October 29, 2001 -- "With a Friend Like Harry" is a complex psychological thriller about an old high school classmate who is more than a little strange.
This French film with English subtitles is a little similar to some Hitchcock films like "Strangers on a Train." It starts out with an average guy, Michel (Laurent Lucas), his wife and kids on a very unpleasant car trip on a very hot day. The kids are screaming in the back seat and one of the kids is repeatedly kicking the back of her father's seat while he is trying to concentrate on driving. There is no air conditioning in the car, and the car itself is making a lot of noise.
Michel decides he's had enough and decides to go back home rather than continue on the trip to his parent's house. Then he meets an old high school classmate in a public rest room. Harry Ballestero (Sergi López) remembers Michel very vividly, but Michel has forgotten Harry altogether. It turns out that Harry is a big admirer of Michel's writings in some high school publications. He has even committed one of Michel's poems to memory. When he finds out that Michel has given up writing and he sees how family concerns are weighing on him, Harry decides to "help" Michel free himself from his worries and get back to writing.
Harry and his girlfriend, Plum (Sophie Guillemin) stay at Michel's country home and Michel begins to learn more about Harry. He finds out that Harry is used to getting exactly what he wants, exactly when he wants it. He will do anything to get what he wants and he will not compromise. Harry is also rich, having inherited his father's estate, and can be quite generous. Harry buys a car to replace Michel's worn out vehicle. It is just part of Harry's plan to help Michel. Not all of Harry's plans are so benign.
The complexity of the plot has to do with the way Michel is changed by Harry. He does, indeed, begin to resume his writing career. There is more than a hint that Michel likes some of Harry's ideas about becoming more self-centered, and less accommodating to the needs of others. We begin to wonder just how much Michel is beginning to change into a person more like Harry. In a way, this psychological theme can be seen as an example of a peculiar artistic sensibility that sets art (in this case, Michel's writing) above all other things (another example of this can be seen in "Pollock"). One scene, in particular, seems to be an example of how a fan might respond in a violent way to a critic. Maybe this is a way for the director, Dominik Moll, to get back at the movie critics. Let me just say this to Mr. Moll, if you are reading this; I liked your movie, and I'm trying real hard not to say anything very bad about it.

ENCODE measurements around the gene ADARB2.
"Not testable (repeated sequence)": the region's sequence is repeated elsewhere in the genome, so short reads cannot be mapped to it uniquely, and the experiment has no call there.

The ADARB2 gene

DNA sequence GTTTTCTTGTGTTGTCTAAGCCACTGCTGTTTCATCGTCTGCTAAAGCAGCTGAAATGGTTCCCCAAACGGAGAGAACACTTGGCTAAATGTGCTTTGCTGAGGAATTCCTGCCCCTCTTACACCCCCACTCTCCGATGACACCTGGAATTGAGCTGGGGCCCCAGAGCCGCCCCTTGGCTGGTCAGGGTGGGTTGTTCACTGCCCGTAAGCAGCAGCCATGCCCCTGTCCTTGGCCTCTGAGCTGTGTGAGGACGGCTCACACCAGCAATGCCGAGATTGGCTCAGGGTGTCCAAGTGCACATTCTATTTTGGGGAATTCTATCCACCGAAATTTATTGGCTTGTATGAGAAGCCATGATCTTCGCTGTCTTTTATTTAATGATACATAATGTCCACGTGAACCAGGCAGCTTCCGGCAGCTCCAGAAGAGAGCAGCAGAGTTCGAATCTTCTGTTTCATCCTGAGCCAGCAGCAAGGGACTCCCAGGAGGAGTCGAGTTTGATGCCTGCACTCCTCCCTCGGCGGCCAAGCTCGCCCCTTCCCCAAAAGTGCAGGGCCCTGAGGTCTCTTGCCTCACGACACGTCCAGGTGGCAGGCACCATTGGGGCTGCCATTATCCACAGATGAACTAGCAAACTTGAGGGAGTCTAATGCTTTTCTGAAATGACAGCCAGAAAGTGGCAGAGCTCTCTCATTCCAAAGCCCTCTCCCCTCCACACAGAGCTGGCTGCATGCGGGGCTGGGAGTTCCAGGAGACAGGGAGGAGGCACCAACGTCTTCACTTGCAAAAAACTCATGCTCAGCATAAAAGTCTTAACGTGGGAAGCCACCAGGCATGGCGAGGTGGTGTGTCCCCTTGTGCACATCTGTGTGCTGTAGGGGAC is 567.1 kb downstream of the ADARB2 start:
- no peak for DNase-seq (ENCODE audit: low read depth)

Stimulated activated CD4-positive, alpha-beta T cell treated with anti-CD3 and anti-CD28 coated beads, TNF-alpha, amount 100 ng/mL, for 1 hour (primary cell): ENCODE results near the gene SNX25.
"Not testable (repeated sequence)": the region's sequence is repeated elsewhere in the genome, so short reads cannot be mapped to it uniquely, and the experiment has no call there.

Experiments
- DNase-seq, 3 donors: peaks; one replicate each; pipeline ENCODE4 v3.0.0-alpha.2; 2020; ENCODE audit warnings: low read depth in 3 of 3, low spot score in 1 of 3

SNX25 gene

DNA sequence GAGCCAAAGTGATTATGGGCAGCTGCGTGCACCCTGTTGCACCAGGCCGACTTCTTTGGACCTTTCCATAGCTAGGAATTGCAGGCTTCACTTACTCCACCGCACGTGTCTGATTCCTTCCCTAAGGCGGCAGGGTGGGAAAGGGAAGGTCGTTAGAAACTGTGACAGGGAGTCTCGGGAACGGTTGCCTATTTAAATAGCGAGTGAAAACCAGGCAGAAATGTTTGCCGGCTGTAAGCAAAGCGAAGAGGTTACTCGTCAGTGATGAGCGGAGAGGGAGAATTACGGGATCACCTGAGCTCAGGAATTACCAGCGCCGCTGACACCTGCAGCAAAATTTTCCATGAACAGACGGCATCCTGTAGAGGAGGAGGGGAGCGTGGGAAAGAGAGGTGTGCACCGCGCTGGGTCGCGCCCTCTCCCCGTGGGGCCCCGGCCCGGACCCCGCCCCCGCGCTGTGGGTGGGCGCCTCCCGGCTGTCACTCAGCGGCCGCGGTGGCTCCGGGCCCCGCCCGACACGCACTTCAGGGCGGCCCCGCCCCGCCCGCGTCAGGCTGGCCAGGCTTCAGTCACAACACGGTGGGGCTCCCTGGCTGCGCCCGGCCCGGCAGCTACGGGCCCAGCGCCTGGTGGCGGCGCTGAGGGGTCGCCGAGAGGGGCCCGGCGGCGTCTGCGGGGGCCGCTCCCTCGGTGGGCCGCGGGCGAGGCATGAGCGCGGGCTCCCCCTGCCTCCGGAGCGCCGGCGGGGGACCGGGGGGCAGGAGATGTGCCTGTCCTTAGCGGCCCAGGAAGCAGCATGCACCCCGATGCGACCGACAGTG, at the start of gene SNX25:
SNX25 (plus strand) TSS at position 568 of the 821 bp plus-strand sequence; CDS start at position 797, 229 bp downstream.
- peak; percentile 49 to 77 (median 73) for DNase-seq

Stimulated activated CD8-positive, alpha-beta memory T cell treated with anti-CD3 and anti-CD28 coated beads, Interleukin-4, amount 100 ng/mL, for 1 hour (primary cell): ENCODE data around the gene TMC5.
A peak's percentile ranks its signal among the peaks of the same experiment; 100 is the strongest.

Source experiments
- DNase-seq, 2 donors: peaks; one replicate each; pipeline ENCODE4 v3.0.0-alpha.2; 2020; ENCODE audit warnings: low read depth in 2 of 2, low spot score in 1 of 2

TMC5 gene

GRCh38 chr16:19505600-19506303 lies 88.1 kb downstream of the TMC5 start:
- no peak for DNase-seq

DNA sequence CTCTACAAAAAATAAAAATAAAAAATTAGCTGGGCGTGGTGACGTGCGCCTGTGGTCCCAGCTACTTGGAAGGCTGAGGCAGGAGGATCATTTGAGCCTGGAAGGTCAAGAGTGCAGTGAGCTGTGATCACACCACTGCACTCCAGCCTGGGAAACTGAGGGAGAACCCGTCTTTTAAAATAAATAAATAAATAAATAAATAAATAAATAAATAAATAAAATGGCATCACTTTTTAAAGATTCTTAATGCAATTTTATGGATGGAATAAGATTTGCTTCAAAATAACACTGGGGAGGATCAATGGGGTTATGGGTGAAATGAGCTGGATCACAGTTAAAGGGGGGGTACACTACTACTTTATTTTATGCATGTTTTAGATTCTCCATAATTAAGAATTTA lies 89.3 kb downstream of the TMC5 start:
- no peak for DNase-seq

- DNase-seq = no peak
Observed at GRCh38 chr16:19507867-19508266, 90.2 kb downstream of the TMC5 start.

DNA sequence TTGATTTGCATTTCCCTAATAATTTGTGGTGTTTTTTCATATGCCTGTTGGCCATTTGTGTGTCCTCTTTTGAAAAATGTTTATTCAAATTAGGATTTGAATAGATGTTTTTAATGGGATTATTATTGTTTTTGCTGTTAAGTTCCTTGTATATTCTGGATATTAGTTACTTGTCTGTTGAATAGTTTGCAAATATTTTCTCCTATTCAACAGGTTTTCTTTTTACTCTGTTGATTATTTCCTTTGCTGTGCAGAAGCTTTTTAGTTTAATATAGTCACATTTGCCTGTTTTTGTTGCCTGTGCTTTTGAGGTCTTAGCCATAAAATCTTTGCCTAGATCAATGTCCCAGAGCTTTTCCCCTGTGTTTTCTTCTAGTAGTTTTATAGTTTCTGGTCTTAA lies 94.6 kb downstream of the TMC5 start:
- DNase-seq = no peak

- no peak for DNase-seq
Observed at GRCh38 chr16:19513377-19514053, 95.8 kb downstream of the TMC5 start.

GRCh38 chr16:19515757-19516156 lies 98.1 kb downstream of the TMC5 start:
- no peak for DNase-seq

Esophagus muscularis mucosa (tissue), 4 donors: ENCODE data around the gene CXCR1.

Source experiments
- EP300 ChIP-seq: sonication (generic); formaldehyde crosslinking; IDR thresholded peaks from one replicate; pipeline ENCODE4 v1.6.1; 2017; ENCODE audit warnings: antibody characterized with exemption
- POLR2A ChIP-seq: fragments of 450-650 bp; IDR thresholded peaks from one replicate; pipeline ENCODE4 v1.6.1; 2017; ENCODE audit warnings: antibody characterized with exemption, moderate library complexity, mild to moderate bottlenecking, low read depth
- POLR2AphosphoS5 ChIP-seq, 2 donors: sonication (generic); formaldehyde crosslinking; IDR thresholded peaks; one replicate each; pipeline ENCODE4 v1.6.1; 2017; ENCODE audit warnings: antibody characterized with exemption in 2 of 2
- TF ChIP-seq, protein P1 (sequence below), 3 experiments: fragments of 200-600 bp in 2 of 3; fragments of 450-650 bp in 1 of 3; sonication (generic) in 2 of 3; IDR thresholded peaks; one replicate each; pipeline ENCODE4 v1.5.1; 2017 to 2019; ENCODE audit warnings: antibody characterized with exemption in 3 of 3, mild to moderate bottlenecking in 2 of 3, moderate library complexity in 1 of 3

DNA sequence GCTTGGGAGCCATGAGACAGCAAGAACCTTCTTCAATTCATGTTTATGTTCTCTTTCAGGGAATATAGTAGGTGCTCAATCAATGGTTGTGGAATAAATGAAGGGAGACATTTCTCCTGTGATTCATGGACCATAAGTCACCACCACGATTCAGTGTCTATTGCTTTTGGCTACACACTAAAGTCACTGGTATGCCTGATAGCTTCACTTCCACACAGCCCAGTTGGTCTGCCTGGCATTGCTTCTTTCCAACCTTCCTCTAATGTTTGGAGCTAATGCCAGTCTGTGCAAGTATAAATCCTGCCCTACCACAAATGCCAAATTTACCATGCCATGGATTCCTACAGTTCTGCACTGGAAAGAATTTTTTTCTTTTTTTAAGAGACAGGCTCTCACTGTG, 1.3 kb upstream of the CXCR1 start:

Both Laurent Lucas and Sergi López are terrific as the lead actors, and Mathilde Seigner is very effective as Claire, Michel's wife. The plot is very heavy on the black comedy, so one can overlook the logical problems to a degree. The plot gets more and more absurd as Harry's behavior becomes more and more bizarre, until we get to the climax, which is quite memorable. The pace of the film was a bit slow at times and I noticed I wasn't the only member of the audience getting restless during those times when the film drags along. However, the film does reward the patient viewer. There is also some interesting cinematography, including some total whiteout scenes resembling a film break, by Matthieu Poirot-Delpech. This film rates a C+.
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